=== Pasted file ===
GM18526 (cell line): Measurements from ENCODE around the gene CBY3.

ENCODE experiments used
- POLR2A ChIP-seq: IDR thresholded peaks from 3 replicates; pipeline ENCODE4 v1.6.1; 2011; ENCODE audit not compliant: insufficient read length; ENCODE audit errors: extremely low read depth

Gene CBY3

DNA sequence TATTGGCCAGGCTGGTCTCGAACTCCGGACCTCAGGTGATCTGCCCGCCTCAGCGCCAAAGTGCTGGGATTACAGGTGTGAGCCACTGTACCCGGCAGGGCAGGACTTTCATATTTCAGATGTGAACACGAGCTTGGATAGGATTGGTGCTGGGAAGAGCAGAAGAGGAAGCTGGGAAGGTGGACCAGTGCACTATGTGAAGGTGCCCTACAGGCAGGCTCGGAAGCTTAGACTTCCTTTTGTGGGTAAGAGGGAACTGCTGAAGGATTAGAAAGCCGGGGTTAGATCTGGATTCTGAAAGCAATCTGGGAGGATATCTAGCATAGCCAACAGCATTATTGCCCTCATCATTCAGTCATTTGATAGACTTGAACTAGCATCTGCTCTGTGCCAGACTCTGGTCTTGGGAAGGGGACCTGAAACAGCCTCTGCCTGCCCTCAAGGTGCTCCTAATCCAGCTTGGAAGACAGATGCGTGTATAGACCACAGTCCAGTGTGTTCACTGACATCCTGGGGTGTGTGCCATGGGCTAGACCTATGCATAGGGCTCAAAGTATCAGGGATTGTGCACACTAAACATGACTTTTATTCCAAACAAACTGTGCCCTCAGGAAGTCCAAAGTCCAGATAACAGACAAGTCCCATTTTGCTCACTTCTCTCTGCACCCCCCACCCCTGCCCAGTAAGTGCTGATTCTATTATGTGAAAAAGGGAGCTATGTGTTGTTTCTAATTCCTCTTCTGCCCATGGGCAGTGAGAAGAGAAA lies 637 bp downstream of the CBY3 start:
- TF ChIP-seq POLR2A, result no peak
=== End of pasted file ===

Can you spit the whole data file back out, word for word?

GM18526 (cell line): Measurements from ENCODE around the gene CBY3.

ENCODE experiments used
- POLR2A ChIP-seq: IDR thresholded peaks from 3 replicates; pipeline ENCODE4 v1.6.1; 2011; ENCODE audit not compliant: insufficient read length; ENCODE audit errors: extremely low read depth

Gene CBY3

DNA sequence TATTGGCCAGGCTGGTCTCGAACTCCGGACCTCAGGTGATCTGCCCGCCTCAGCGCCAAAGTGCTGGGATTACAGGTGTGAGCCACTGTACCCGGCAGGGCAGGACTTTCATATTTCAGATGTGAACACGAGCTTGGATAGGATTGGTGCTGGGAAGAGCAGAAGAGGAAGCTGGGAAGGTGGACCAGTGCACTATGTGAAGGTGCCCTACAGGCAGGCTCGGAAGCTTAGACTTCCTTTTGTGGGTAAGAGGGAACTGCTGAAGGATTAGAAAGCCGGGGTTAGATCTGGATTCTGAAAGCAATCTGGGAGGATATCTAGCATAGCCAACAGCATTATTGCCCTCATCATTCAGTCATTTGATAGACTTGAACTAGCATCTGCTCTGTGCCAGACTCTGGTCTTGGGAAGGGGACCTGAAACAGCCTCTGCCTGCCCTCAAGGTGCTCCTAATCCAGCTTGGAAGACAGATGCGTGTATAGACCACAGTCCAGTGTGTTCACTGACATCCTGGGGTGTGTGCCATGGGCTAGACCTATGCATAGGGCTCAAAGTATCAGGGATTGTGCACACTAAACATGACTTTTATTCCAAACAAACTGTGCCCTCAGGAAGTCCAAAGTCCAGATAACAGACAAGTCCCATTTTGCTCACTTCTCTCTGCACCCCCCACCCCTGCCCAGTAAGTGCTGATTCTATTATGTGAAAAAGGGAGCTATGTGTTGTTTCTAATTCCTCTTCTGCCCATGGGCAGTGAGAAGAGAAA lies 637 bp downstream of the CBY3 start:
- TF ChIP-seq POLR2A, result no peak